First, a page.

Thirty years ago, emerging markets made up only about 1% of world equity market capitalization, and just 18% of global GDP. As such, the ability to invest in emerging markets was limited—the few funds available were high-cost, actively managed funds.
Today the world looks very different. Emerging markets represent about 13% of global equity capitalization, and more than half of global GDP. In addition, the cost of obtaining exposure to emerging markets has decreased considerably. The expense ratio of Vanguard’s Emerging Markets Stock Index Fund Admiral Shares (VEMAX), for example, is just 0.14%.
Two Common Mistakes
Yet despite emerging market stocks representing about one-eighth of global equity market capitalization, the vast majority of investors has much smaller allocations to them, dramatically underweighting the asset class. This underweighting often is a result of two mistakes.
The first, and most prominent, is the well-known home country bias, which causes investors all around the globe to confuse familiar investments with safe investments. Unfortunately, it cannot be that every developed country is safer than the others. Compounding the problem, investors tend to believe not only that their home country a safer place to invest, but also that it will produce higher returns, defying the basic financial concept that risk and expected return are related.
The second mistake is that investors are subject to recency bias—allowing more recent returns to dominate their decision-making. From 2008 through 2017, the S&P 500 Index returned 8.5% per year, providing a total return of 126%. During the same period, the MSCI Emerging Markets Index returned just 2.0% a year, providing a total return of 22%. It managed to underperform the S&P 500 Index by 6.5 percentage points per year, and posted a total return underperformance gap of 104 percentage points.
Not only were investors earning much lower returns from emerging market stocks, they also were experiencing much greater volatility. While the annual standard deviation of the S&P 500 Index was about 15% per year, the MSCI Emerging Markets Index’s standard deviation was about 23% per year. Not exactly a great combination—lower returns with more than 50% greater volatility. What’s to like?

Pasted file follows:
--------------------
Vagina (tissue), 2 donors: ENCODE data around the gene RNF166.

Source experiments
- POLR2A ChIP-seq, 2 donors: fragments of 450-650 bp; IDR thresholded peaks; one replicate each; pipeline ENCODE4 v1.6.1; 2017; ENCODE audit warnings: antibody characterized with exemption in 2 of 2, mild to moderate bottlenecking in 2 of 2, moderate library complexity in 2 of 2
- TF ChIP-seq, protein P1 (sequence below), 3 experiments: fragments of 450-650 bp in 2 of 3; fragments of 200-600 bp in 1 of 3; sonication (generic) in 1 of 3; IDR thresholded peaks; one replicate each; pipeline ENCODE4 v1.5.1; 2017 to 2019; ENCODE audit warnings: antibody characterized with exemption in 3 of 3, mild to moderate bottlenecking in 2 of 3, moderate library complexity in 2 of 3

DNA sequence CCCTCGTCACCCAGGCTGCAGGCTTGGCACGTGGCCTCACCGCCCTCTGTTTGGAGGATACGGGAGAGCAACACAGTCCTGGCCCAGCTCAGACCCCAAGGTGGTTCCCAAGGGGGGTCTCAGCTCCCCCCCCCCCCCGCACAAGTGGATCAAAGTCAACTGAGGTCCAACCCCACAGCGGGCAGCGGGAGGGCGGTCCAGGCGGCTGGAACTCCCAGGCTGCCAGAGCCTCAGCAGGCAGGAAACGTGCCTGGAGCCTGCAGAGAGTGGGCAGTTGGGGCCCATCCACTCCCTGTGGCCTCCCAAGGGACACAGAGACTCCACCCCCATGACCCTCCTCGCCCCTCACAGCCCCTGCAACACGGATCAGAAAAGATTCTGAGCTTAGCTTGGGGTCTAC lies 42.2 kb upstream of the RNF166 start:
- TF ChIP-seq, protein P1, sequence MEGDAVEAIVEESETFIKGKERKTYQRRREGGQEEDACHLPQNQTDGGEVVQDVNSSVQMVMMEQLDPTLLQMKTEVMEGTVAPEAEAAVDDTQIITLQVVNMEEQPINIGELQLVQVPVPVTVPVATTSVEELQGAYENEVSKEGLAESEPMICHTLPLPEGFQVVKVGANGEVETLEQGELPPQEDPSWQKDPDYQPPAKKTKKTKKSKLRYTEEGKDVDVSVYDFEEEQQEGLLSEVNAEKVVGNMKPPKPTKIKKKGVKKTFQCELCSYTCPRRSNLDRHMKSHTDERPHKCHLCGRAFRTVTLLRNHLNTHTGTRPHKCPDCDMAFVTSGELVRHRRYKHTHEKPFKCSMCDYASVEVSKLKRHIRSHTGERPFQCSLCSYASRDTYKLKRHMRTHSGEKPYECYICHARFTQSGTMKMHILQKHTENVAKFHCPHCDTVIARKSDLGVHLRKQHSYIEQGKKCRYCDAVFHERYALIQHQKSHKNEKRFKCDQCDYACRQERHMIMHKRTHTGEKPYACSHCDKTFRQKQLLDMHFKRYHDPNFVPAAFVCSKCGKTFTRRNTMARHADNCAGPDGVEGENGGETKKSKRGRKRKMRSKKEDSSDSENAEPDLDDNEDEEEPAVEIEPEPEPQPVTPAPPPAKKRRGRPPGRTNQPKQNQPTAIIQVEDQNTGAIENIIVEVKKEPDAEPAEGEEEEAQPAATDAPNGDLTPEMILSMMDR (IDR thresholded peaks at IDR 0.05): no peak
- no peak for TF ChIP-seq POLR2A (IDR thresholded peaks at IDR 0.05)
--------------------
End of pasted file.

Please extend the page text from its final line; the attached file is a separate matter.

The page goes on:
The illustration below depicts the difference between “convex” and “concave” investing behavior.
While investors know that buying high and selling low isn’t a good strategy, the research shows that individual investors tend to buy after periods of strong performance (when valuations are higher and expected returns are thus lower) and sell after periods of poor performance (when valuations are lower and expected returns are thus higher). Research has found this destructive behavior has led to investors underperforming the very funds in which they invest.
Furthermore, investors tend to have short memories. For example, it wasn’t long ago that investors were piling into emerging market equities due to their strong performance. For the five-year period 2003 through 2007, while the S&P 500 Index provided a total return of 83%, the MSCI Emerging Markets Index returned 391%. How quickly investors forget!
Drivers Of EM Risk & Return
Roberto Violi and Enrico Camerini contribute to the literature on emerging markets with the study “Emerging Market Portfolio Strategies, Investment Performance, Transaction Cost and Liquidity Risk.” The goal of their study, which was originally written in August 2016 but published on SSRN in March 2018, was to explore the prominent drivers of risk and return in emerging markets. They noted that emerging markets (EM) have the attractive qualities of high average returns and low correlation with developed markets (DM).
However, global markets have become more integrated, and correlations have risen. In addition, as EM have grown and become more investable, with implementation costs having fallen, the risk premium should also have come down. The question is whether the current empirical evidence would still suggest there is a significant benefit to including EM assets in a globally diversified portfolio.
Following is a summary of their findings: